I remember landing at Jalalabad Air Base in Afghanistan very early – maybe 2 a.m. – some December morning in 2011. The base was very dark to prevent night-time mortar attacks. As we navigated the small Forward Operating Base to get to our temporary barracks, I remember hearing a very loud, high-pitched hum coming from the flight line. It sounded unlike anything I’d heard during my previous almost six years in the Air Force Reserve – like a very loud swarm of bees. When I woke the next morning, I discovered the source of this mechanized buzz.“So this is what a drone looks like,” I thought to myself, reflecting back on the headlines from earlier that year, which warned of the proliferation of drone strikes under President Obama.
This evening’s passage from the book of Acts takes us to a small crowd of believers, about 120. Not thousands of people from Palm Sunday, not the angry mob from Good Friday. The believers are meeting to take care of business together. Some time has passed since their last meeting. Some folks have left the cause; some folks have passed away. Peter stands up among them and recounts Judas, and the void he has left behind. I imagine some folks are still shocked, completely surprised by Judas’s actions. Why was Jesus crucified? Was that part of his plan all along? Why Judas? Why our friend? These questions didn’t get answered for the apostles, and we’re still wrestling with them today.
Tunnel vision. Flop sweat. Ears ringing. That strange sickly feeling of “I don’t know what I am doing.” This evening’s passage from Acts 4 takes me straight to that moment; do you know the one? When the floor drops out from you, your stomach lurches, and the creeping realization that you’re stuck oozes its way across your body. I’ve had a few of these moments in my life. There have been swims in the ocean where the riptide is so strong I don’t feel I have the strength to get back. Auditions so disastrous I feel like I could never show my face again. We’re not even going to talk about my experience taking the SAT -- Stuckness, and panic. Phew, shake it off with me.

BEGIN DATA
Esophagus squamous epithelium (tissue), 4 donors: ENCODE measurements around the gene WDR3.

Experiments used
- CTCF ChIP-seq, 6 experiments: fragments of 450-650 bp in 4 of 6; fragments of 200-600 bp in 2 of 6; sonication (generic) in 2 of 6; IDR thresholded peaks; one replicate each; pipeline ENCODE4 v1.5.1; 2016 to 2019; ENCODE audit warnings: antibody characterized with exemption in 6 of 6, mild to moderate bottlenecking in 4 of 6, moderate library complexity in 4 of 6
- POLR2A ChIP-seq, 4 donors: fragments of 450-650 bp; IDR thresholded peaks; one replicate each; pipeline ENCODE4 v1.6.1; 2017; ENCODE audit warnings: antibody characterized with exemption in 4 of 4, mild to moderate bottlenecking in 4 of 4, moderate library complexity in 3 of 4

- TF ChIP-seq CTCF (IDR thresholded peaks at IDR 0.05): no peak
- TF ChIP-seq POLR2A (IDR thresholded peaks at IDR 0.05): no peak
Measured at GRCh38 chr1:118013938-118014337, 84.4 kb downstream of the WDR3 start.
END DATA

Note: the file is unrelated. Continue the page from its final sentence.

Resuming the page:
Context is everything. Last week our gospel reading was one of the most famous texts of the Easter season. We hear it every year on the second Sunday of Easter, from the Gospel of John, the story of Thomas refusing to believe in the resurrection until he puts his fingers in the holes in Jesus’ hands and until he puts his hand in the wound in Jesus’ side. A beautiful story and, in the end, Thomas gets his wish – a wonderfully intimate image, preached on excellently last week by Rev. Tessa.
So, when we hear Luke’s version of the story – as we just have – Jesus holds his hands out to the disciples, he hops on one foot and wiggles the other one around in the air for them, and in our mind’s eye we see those same open wounds that were described to us last week. But that’s not the way Luke is telling it, is it?
This is my wedding ring. It’s a piece of yellow gold. And there’s a story written into it. My ring’s not inscribed with a date or a word or anything like that like some wedding bands are, but the story is in here, in the very molecular structure of the metal of my ring – every atom of gold carries a history that is important to me.
And when I tell you the story of my wedding ring, like I’m about to do, I’m not telling you the story of a piece of gold, I’m telling you a story about who I am and how I honor the vows of my marriage.
I knew the style of ring I wanted – a yellow band of gold, rounded edges, something that’d get all beat up, scratched and pitted over the decades, and show its history. But the idea of just going into a shop and buying this ring didn’t feel sacred enough for what I was going to ask it to do for me.